As a former editor of the predecessor to this journal, namely Merkourios, it gives me great pleasure to write the editorial for the 81st issue of the Utrecht Journal of International and European Law (“UJIEL”) on ‘General Issues in International and European Law’. After first providing a general overview of the materials contained in this issue, I will briefly highlight some of the main points made in, the five articles, the case note, two book reviews, and the interview.
II. The Content of this General Issue
This issue of UJIEL deals with several important legal issues which cover different areas of international and European law, including human rights, environmental law, European private law and legal culture and identity, for which the various authors can be praised for the carefully crafted insights and the depth of the legal analysis. The issue contains five articles each addressing different legal issues, including how the ECtHR’s case law deals with specific biomedical issues, the responsibility of governments to ensure their citizens voting rights, ensuring non-discrimination in the workplace in the Ireland, environmental protection in the EU and access to relevant remedies, in addition to European private law and the development of a common legal culture and identity. Complimenting the aforementioned research subjects, a case note covers a brief analysis of Hassan v United Kingdom. Subsequently, there follow two book reviews, one on ‘The Eurozone Crisis: A Constitutional Analysis’ by Kaarlo Tuori and Klaus Tuori and the other on ‘The War on Terror and the Laws of War: A Military Perspective’, edited by Geoffrey S. Corn and colleagues. Finally, the issue closes with an interview of David Thór Björgvinsson, former judge of the European Court of Human Rights (“ECtHR”) focusing on the effects of the Opinion of the Court of Justice of the European Union (“CJEU”) on the EU’s accession to the European Convention on Human Rights (“ECHR”). Next to Professor Björgvinsson’s view on the process of EU accession to the ECHR, the interview contains a fascinating insider’s view on the functioning of the ECtHR and its overall role in ensuring respect for human rights in Europe.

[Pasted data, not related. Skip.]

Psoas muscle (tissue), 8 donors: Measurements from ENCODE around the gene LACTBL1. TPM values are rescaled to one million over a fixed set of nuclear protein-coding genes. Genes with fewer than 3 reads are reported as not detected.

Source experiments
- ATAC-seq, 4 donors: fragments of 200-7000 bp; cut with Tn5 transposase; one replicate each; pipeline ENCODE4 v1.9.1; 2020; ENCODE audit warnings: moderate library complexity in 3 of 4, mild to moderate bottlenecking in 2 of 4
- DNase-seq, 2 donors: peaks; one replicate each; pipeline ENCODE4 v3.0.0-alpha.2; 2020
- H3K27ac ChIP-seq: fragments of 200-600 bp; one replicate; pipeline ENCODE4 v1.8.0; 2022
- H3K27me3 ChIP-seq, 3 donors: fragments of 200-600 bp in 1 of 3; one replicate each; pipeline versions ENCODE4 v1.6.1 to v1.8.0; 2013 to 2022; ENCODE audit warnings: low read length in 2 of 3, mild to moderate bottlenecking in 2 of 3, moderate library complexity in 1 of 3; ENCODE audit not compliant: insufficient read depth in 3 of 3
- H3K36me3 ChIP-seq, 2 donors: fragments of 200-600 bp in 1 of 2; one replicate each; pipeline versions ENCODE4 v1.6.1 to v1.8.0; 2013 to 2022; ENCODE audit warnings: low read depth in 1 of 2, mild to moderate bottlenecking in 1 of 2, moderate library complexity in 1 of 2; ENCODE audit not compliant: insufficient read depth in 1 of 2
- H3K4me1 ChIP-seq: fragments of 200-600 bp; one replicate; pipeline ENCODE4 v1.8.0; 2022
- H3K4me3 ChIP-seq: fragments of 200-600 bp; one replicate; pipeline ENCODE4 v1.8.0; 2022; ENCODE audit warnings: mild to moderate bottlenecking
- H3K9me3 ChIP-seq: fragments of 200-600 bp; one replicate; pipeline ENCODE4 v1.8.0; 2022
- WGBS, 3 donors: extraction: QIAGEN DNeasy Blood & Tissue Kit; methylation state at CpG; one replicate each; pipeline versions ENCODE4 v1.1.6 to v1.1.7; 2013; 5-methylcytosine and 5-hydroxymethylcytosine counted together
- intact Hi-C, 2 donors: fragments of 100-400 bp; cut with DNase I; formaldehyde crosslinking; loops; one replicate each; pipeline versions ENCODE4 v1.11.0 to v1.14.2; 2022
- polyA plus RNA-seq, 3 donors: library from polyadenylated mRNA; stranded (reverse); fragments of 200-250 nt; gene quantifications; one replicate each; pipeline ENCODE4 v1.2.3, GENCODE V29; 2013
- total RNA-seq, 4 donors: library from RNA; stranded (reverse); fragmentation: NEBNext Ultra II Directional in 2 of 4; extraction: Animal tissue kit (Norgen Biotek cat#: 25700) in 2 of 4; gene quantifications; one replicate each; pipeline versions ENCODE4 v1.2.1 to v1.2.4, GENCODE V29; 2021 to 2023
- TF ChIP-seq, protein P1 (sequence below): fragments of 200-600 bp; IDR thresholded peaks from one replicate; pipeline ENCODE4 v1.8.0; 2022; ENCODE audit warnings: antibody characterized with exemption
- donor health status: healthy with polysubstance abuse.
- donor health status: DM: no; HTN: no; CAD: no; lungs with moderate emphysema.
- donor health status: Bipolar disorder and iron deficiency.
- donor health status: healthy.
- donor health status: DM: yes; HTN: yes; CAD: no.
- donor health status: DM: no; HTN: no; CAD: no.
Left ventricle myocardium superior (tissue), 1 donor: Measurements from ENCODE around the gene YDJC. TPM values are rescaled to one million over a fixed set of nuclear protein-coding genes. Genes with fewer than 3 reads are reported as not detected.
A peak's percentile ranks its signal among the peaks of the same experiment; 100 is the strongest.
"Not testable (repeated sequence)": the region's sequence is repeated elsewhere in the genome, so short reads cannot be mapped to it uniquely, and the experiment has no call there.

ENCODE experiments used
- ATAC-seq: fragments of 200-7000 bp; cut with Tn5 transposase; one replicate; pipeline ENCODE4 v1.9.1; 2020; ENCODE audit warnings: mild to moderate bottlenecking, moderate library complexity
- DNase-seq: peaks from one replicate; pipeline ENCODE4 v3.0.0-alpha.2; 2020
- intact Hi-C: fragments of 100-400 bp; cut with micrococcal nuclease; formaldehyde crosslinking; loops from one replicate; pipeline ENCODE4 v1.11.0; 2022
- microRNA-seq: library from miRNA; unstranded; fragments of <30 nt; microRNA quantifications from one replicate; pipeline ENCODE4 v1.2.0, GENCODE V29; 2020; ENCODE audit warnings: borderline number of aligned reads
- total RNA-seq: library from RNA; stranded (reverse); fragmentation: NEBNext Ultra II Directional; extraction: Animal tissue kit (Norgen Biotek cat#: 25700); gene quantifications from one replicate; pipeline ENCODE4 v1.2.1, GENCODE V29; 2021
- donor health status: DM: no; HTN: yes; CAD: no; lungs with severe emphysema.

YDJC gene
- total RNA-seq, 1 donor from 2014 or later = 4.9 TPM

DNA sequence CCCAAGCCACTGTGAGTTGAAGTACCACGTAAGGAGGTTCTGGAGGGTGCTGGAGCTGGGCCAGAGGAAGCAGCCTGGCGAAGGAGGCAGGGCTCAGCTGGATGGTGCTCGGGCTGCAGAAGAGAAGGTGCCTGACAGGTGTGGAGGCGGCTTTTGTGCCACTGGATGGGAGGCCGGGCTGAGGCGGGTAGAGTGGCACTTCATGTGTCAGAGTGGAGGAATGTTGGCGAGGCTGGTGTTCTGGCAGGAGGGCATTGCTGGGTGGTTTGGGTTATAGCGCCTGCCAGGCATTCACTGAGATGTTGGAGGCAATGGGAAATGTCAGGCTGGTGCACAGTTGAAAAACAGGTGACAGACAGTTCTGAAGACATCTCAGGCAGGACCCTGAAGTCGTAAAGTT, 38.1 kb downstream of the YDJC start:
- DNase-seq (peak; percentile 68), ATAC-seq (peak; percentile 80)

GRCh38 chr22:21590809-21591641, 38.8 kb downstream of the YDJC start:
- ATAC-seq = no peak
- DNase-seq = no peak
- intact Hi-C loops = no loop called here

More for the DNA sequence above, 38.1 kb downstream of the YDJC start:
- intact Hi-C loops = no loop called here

In his article, Francesco Seatzu focuses on the use of the ECHR and Biomedicine (“Oviedo Convention”) by the ECtHR in case law dealing with specific biomedical issues.1 Interestingly, Article 29 of the Oviedo Convention expands the advisory jurisdiction of the ECtHR to include legal questions concerning the interpretation of the Oviedo Convention itself. Seatzu suggests that while the protection systems established under the ECHR and under the Oviedo Convention are separate, the latter might be used interpretatively to specify and expand the scope of the provisions of ECHR, consistent with the unwritten rule that reference should be made to the source that provides the higher standards of protection of human health.2 With continuous advancements in the field of medicine, biomedical issues are increasingly prone to be brought before the ECtHR, as shown by the list of cases included at the end of this article.
In his article, entitled ‘Public Responsibilities for Electoral Fraud Beyond Correlative Rights and Duties’, Leon Trakman develops the notion that governments have a public responsibility to prevent electoral fraud in a way that extends beyond the protections conferred by an electorate’s directly correlative right to voting freedom.3 To illustrate his theoretical framework, Trakman presents examples of fair elections globally, and in the United States in particular, including the divided 2014 US Supreme Court decision, US v Texas, in which the majority denied the right to vote to prisoners and parolees who are disproportionately represented by ethnic minorities.4 Trakman argues that, by imposing relevant public responsibilities on governments, elected offices and citizens alike, electoral systems can redress restrictive conceptions of correlative rights and duties as well as overbroad notions of governmental sovereignty and ensure fairness in the conduct of public elections.5 His article extends the conception of legal responsibilities to compel governments to govern fairly and effectively in the democratic interest.6
Amy Dunne, in her article addressing religious exemptions and employment equality, argues that the Irish religious exemptions are broader in scope than those at EU level, and therefore constitute a severe limitation on the equality rights of Irish citizens falling within protected grounds of non-discrimination other than religion or belief under the EU Employment Equality Directive.7 While noting that Ireland maintains a religious exemption broader than the scope of the religious exemptions set out in the EU Employment Equality Directive,8 the author recommends an amendment to relevant domestic law in order to strike a functionally tolerant, and not just superficially tolerant, balance between religious tolerance and generally applicable civil non-discrimination law.9